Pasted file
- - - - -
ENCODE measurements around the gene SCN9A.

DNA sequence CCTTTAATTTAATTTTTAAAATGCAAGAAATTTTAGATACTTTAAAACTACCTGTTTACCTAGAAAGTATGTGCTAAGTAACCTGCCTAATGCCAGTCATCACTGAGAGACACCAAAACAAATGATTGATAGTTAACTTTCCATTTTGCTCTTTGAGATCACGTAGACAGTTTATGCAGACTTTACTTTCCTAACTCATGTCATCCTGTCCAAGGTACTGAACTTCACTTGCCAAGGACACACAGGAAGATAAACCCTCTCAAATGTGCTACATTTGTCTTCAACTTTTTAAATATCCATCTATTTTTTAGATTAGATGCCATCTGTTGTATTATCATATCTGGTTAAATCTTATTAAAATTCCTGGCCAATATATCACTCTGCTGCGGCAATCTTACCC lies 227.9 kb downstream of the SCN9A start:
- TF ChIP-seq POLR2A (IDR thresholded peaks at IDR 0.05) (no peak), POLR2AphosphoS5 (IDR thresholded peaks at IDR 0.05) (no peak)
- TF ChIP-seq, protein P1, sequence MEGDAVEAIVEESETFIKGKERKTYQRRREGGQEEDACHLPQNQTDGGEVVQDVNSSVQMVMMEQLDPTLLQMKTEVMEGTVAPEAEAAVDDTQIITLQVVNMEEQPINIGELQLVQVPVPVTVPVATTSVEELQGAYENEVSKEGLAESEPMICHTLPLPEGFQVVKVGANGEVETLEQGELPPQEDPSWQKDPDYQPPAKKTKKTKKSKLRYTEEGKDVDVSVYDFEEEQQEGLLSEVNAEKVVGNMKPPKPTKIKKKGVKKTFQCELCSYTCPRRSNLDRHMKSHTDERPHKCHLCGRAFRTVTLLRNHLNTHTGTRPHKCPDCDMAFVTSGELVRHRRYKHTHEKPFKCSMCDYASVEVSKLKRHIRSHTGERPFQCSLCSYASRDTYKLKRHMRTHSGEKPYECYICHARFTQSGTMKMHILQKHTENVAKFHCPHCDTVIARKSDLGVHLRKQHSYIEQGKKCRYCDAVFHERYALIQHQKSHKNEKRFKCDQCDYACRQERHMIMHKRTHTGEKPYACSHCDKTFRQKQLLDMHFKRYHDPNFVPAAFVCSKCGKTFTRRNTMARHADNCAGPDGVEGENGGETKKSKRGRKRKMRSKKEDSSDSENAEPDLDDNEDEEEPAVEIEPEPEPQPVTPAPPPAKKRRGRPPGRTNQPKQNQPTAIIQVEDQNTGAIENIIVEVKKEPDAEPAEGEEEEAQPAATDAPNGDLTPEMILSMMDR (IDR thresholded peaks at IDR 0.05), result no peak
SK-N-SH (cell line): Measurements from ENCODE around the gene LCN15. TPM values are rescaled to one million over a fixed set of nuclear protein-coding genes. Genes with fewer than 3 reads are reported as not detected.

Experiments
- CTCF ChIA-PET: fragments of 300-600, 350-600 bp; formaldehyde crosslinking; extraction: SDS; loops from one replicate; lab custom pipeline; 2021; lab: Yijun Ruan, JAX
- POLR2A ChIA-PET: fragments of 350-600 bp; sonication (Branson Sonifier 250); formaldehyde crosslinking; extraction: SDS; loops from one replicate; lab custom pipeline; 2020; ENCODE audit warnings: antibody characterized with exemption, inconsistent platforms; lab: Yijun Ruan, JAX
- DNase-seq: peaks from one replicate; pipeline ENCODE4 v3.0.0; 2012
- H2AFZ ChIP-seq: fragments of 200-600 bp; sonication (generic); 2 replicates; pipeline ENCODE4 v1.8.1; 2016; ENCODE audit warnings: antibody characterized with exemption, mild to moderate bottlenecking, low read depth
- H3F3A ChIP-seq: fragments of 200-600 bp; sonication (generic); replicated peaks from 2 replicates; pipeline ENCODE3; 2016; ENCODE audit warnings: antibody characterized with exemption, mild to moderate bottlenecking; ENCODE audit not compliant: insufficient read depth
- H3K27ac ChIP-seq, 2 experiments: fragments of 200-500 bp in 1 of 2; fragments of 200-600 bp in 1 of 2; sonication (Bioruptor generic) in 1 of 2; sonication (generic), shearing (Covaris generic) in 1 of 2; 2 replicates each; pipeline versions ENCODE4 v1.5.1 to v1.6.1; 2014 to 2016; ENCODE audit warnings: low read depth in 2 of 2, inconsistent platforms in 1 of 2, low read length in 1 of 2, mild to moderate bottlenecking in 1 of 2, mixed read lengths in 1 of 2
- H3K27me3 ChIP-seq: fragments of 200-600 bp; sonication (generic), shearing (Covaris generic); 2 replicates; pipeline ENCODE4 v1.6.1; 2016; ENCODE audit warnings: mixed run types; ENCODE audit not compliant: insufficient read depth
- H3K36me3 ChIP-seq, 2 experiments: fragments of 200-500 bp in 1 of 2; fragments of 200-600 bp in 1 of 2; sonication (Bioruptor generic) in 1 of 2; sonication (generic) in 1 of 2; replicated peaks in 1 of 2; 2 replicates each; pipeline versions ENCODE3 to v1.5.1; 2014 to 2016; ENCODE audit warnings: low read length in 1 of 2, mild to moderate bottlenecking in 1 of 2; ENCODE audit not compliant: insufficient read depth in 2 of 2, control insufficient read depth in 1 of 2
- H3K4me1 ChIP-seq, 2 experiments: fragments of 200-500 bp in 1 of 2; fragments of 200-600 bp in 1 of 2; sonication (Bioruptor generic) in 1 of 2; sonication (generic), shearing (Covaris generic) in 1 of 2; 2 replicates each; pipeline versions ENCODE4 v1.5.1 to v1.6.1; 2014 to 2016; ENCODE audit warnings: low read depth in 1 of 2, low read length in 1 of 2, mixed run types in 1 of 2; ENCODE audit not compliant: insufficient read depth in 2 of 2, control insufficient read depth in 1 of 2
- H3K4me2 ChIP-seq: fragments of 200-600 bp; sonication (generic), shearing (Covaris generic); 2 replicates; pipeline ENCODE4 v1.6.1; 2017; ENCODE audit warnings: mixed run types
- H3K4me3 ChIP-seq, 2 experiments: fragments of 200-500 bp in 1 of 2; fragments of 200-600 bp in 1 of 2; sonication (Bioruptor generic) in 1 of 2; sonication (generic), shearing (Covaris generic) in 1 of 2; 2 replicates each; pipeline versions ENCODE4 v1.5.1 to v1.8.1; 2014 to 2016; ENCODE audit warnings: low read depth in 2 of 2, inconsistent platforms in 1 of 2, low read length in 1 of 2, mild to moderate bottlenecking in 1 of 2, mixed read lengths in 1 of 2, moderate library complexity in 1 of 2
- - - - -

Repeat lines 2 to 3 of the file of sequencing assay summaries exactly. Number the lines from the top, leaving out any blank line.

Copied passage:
DNA sequence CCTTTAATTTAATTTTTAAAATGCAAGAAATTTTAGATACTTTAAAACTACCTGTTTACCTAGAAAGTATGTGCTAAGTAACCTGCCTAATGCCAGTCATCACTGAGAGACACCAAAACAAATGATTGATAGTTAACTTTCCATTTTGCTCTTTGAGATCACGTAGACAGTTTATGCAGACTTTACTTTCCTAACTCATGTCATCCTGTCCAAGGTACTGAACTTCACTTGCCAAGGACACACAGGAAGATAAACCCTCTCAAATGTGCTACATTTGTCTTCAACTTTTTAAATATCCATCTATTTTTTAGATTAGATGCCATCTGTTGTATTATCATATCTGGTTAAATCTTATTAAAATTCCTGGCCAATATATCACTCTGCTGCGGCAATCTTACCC lies 227.9 kb downstream of the SCN9A start:
- TF ChIP-seq POLR2A (IDR thresholded peaks at IDR 0.05) (no peak), POLR2AphosphoS5 (IDR thresholded peaks at IDR 0.05) (no peak)